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Gerald Ford 1913~2006


Calm after the storm

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Chief Justice Warren Burger swears in Gerald R. Ford as 38th president August 9, 1974, as Betty Ford looks on.

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Never elected to the presidency, Ford restored dignity to White House after the Watergate scandal

(CNN) -- Gerald R. Ford, who told an uneasy nation that "our long national nightmare is over" after assuming the presidency from Richard Nixon in 1974, was the only politician who served as vice president and president but was never elected to either office.

Of the nine vice presidents who filled a vacant presidency, Ford was the only one who was not elected. He was appointed and confirmed as vice president in October 1973 when Spiro T. Agnew resigned after pleading no contest to a charge of income tax evasion.

Nearly a year later, he became president, filling the vacancy and taking the oath of office on August 9, 1974 after Nixon resigned.

"I am acutely aware that you have not elected me as your president by your ballots," Ford told Americans after he was sworn in.

But assuming the presidency was not the beginning of this curious legacy, nor was it the end.

Assassins tried twice to shoot Ford and failed, in one case because the would-be assassin, Lynette "Squeaky" Fromme, was unable to pull the trigger at point-blank range. In the other case, Sara Jane Moore managed to get off a shot, but her hand was knocked away and Ford was again unharmed.

Ford was also the only sitting president to be involved in an automobile accident when a carload of teens crashed into his limousine in Hartford, Connecticut. As the limousine accelerated away, it rear-ended the Secret Service car ahead of it.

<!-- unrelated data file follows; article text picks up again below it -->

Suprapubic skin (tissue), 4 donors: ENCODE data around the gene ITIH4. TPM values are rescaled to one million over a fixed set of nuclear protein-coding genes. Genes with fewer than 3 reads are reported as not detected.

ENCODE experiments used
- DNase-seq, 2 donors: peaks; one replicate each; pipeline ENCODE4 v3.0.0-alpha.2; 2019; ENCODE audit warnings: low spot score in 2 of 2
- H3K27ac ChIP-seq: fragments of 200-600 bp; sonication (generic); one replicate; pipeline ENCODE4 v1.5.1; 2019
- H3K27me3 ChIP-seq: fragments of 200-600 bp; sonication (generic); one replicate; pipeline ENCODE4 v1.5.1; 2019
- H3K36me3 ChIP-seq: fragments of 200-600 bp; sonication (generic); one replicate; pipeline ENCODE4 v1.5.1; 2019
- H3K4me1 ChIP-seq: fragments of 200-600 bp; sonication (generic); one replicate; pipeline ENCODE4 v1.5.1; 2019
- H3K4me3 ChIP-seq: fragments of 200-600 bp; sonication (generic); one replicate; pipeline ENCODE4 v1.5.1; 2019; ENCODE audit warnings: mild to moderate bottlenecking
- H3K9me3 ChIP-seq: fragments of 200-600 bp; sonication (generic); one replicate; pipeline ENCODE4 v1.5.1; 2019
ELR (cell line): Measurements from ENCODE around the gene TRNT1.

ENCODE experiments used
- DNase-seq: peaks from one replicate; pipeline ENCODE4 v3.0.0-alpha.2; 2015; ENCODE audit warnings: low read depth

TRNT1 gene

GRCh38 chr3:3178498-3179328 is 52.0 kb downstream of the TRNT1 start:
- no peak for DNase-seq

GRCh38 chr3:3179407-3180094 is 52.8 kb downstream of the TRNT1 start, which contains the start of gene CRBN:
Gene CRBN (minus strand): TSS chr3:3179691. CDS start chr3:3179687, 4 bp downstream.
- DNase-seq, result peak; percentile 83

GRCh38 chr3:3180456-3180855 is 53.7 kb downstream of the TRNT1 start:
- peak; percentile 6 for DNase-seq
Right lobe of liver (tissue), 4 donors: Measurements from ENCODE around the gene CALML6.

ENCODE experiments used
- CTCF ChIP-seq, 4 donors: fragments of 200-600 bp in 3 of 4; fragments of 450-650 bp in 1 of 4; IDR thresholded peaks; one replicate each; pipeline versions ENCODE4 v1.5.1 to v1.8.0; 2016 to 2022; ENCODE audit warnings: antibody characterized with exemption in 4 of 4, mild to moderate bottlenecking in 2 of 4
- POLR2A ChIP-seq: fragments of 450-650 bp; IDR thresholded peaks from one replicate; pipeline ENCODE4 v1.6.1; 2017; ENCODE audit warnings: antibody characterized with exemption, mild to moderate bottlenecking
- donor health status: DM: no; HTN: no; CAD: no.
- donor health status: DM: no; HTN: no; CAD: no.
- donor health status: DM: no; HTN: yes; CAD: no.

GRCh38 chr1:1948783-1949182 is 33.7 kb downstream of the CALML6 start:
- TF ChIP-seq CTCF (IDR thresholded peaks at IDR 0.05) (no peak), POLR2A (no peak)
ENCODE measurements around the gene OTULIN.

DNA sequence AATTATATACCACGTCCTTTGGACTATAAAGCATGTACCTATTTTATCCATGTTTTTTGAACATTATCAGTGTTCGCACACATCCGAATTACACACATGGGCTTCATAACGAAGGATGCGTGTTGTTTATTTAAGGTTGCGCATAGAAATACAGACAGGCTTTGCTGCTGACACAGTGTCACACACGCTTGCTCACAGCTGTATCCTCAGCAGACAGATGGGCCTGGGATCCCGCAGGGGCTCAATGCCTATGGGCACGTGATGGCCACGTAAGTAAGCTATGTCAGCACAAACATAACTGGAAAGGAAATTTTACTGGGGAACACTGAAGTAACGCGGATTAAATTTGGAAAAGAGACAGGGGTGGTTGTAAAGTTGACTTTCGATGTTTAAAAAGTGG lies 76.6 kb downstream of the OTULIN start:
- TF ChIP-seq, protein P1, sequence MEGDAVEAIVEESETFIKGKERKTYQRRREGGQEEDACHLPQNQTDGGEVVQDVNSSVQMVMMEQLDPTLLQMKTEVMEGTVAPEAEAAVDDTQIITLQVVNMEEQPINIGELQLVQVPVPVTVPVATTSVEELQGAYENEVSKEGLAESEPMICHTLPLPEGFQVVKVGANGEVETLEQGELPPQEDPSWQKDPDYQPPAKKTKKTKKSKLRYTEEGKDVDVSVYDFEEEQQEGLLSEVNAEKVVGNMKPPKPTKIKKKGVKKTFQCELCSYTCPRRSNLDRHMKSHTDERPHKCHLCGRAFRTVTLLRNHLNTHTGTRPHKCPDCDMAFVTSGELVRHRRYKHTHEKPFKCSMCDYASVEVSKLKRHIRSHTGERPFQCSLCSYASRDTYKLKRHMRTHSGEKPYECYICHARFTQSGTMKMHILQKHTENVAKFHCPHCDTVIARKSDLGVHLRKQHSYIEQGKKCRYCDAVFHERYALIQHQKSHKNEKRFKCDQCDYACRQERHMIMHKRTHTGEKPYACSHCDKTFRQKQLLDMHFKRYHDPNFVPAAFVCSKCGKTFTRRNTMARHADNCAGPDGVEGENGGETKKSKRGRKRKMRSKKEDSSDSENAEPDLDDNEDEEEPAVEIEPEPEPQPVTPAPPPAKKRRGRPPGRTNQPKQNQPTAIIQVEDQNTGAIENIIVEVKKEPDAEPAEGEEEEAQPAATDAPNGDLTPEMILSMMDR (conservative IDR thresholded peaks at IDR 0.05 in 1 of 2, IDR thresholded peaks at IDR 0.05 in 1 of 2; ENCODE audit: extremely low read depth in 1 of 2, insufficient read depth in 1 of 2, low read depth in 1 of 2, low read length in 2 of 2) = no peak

Ford was not driving the limousine, of course, but he was prone to mishaps nonetheless. A vigorous, athletic man who turned down a chance to play pro football, Ford bumped his head getting into helicopters, stumbled exiting Air Force One and was photographed sprawled in the snow while skiing.

Ford and Chief of Staff Dick Cheney work aboard Air Force One in 1975.  

Comedian Chevy Chase regularly spoofed Ford on "Saturday Night Live," once reporting that Ford had stuck his thumb in his own eye and that "Secret Service men wrestled the thumb to the ground."

Ford explained himself to Americans, reminding them "I am a Ford, not a Lincoln."

But in later years, historians and others have begun to develop a greater appreciation for Ford. Rather than an amiable, bumbling, political dupe, some came to regard Ford as a cool, able administrator who restored dignity and integrity to the White House and put the nation's affairs back on an even keel.

Journalist Richard Reeves, who wrote an unflattering biography of Ford called "A Ford, Not a Lincoln" in 1975, admitted later that he was wrong.

"Jerry Ford, perhaps the most accidental of American presidents, [did] a better job than I had predicted or imagined," Reeves wrote in American Heritage magazine. "You have my respect and thanks, Mr. President."

Formative years

Ford was born Leslie Lynch King, Jr. in Omaha, Nebraska, on July 14, 1913. His parents, Leslie Lynch King and Dorothy Ayer Gardner, had been married on September 7, 1912, at Harvard, Illinois. But two weeks after he was born, his mother left his father and took her son first to her sister's home in Oak Park, Illinois and then to her parents' home in Grand Rapids, Michigan. An Omaha court granted Ford's mother a divorce on December 19, 1913.

Ford was a star lineman on the University of Michigan football team in the 1930s.  

In Grand Rapids, Ford's mother met businessman Gerald R. Ford and they were married in 1917. Soon after, they began calling Dorothy Ford's son Gerald R. Ford Jr. His name, however, was not legally changed until December 3, 1935.